TORONTO – The Canadian coordinator of the Gaza Freedom March and three other activists ended their 30 hour hunger strike at 1 p.m. Tuesday afternoon, satisfied with the media and public attention they brought to the killing of humanitarian aid activists by Israeli Defense Forces the day before.
“Many times things like this happen and it goes unseen,” said Ruch, searing under the mid-day sunshine on the sidewalk outside the Israeli Consulate on Bloor Street.
It’s still not known exactly how many peace activists were killed and injured after Israeli commandos stormed humanitarian aid and cargo ships on Sunday evening but the New York Times has confirmed that over 600 activists still remain in detention in southern Israel.
“We wanted to make sure the world could hear that over 50 countries had been attacked by Israel in this horrific act.”
Ruch said she has a “good idea” that Vancouver Island peace activist Kevin Neish was not killed or injured in the attack. Two of her colleagues have seen video of Gaza Freedom marcher Ann Wright being taken away by Israeli soldiers.
“That’s really wonderful for us,” said Ruch, her voice choked with emotion.
Between 50 and 75 people attended a vigil for the aid activists on Monday afternoon in Toronto. But last night’s rally attracted more than 700 people to the corner of Avenue Road and Bloor.
By the time they marched to Dundas Square the group had swelled to over 1,000 supporters from various activist organizations wanting to show their solidarity.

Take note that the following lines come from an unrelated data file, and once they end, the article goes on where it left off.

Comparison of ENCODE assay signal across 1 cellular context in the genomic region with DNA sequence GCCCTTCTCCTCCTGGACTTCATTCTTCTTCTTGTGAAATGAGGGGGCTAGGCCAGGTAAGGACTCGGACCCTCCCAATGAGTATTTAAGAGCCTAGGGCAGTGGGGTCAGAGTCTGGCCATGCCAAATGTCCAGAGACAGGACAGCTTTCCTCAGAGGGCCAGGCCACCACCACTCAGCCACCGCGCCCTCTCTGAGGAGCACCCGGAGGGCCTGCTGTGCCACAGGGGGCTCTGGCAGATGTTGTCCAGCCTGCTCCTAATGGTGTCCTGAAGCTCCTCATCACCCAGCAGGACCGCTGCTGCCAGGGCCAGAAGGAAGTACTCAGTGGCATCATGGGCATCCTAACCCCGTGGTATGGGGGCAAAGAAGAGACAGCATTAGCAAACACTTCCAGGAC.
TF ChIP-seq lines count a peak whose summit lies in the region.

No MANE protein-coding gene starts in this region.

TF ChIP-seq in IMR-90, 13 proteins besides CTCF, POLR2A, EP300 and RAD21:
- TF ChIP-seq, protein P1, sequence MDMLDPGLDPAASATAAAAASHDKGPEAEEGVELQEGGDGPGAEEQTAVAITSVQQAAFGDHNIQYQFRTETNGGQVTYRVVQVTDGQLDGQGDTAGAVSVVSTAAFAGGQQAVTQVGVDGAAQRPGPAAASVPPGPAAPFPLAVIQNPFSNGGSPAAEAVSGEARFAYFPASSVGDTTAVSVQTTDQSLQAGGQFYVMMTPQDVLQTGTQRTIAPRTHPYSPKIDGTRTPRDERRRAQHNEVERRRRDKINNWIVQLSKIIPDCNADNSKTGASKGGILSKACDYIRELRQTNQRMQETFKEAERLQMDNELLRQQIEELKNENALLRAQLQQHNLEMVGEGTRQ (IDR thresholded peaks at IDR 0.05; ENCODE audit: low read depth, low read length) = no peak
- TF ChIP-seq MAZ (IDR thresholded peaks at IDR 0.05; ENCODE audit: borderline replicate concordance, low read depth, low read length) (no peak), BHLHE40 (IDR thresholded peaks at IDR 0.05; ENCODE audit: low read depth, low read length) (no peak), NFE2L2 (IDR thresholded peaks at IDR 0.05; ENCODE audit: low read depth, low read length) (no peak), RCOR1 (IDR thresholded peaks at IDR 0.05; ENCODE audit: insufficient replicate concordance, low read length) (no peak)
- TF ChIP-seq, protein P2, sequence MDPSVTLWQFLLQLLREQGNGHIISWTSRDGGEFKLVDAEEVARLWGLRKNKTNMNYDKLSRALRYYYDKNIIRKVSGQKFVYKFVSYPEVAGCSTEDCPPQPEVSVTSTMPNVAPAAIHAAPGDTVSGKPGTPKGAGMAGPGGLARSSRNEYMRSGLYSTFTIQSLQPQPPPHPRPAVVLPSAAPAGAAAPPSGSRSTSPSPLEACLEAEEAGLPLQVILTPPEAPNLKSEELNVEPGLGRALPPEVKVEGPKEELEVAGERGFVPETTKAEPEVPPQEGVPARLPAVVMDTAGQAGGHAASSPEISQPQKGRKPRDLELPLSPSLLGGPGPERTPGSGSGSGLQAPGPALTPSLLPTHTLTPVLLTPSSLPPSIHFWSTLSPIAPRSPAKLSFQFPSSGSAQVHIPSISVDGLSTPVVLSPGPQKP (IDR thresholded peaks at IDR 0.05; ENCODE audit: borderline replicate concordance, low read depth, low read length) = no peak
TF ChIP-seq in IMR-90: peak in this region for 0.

“They also showed how appalled they are with Israel acting as terrorists and murderers,” she said.
Ruch isn’t surprised that there has been no official condemnation from the Harper government despite the denouncements from other governments around the world, after they saw Israeli forces boarding aid ships in international waters - over which they have no jurisdiction -- killing and injuring innocent civilians.
“I have no expectations of Stephen Harper and I hope soon that we can see a new and better government here in Canada.”
Ruch and her companions slept in shifts on the sidewalk outside the Royal Ontario Museum on Monday evening. It was raining so they pushed up against the wall of the museum to get some cover.
“It was a little surreal,” said Ruch. “It was like sleeping in the olive fields but then I remembered that none of my friends in the West Bank are allowed to sleep in their olive fields because picking has to be done in time to cross a gate.”
Most farmers in the West Bank have to stop work by 4 pm, forced to farm on the schedule of the Israeli soldiers.
Ruch was overwhelmed by the support of ordinary Torontonians, who offered peace signs or a thumbs up as they passed by during the evening and overnight.
“Maybe it means that we’ve turned a corner and we’re going to see peace,” she said.
As she struggled without food for more than a day, Ruch stopped to consider the abundance most of us have in North American society. In Palestine, where her hosts make sure she has everything she needs, it often means they go without.
As she drank water she thought about the situation in Gaza, where it can’t be taken for granted that water will come forth every time a tap is opened. Shortages are common, especially in the West Bank. In Gaza, the water is often contaminated, containing high levels of salt.
Even though the hunger strike is over, Ruch said the fight will continue by pressuring the Canadian government “to make a strong statement against this war criminal” rather than welcoming Prime Minister Benjamin Netanyahu into the country.
“I think it’s time we closed Israeli consulates and embassies in countries around the world,” she said. “It’s time that we stopped recognizing a terrorist state.”
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